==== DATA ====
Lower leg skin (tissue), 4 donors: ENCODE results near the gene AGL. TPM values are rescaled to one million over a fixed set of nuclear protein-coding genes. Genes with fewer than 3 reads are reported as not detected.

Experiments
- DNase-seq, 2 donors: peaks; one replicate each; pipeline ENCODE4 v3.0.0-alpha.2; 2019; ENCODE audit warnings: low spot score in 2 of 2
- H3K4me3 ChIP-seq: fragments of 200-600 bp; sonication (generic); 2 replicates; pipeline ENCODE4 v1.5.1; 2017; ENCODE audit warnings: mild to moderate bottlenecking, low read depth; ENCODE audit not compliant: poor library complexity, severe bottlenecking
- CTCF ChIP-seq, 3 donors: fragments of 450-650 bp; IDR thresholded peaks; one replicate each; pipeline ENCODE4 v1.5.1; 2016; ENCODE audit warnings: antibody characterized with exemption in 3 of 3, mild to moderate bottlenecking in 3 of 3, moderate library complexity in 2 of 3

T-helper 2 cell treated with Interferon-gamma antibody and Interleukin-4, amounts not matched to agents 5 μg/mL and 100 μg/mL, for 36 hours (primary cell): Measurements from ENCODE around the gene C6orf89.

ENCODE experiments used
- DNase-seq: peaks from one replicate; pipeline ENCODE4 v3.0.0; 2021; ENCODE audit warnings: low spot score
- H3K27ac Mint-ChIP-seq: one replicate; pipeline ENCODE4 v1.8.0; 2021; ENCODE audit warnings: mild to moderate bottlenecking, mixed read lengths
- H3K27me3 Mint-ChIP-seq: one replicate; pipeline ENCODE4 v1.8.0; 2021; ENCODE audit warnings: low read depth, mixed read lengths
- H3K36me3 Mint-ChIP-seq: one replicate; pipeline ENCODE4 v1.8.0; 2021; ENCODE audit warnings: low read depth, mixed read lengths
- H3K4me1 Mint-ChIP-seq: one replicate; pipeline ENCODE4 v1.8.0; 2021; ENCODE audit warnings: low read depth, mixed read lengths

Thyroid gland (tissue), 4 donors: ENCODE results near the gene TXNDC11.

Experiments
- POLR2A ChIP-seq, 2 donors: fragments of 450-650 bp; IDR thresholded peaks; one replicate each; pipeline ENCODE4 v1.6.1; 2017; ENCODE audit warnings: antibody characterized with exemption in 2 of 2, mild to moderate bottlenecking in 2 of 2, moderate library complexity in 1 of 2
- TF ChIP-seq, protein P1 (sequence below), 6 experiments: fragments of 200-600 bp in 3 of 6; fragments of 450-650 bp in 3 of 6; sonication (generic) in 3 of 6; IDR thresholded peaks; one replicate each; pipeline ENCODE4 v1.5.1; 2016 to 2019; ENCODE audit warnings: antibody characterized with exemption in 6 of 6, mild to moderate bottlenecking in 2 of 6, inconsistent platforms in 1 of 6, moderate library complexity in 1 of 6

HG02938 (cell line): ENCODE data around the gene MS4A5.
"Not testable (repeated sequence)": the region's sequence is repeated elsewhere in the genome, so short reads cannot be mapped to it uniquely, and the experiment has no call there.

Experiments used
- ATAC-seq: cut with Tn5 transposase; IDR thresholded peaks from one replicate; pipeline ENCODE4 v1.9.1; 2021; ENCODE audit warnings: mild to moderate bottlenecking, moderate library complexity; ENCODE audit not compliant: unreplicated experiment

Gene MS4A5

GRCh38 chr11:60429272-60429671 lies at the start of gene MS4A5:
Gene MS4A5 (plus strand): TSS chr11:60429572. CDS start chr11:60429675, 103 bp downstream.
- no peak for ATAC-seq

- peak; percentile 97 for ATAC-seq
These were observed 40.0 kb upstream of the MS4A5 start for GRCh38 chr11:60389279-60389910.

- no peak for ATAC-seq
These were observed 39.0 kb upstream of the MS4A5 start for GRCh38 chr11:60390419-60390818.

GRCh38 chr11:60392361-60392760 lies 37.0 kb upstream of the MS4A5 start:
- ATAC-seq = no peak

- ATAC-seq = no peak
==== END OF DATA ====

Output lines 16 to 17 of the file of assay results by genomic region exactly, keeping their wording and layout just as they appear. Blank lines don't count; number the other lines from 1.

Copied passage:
- TF ChIP-seq, protein P1 (sequence below), 6 experiments: fragments of 200-600 bp in 3 of 6; fragments of 450-650 bp in 3 of 6; sonication (generic) in 3 of 6; IDR thresholded peaks; one replicate each; pipeline ENCODE4 v1.5.1; 2016 to 2019; ENCODE audit warnings: antibody characterized with exemption in 6 of 6, mild to moderate bottlenecking in 2 of 6, inconsistent platforms in 1 of 6, moderate library complexity in 1 of 6

HG02938 (cell line): ENCODE data around the gene MS4A5.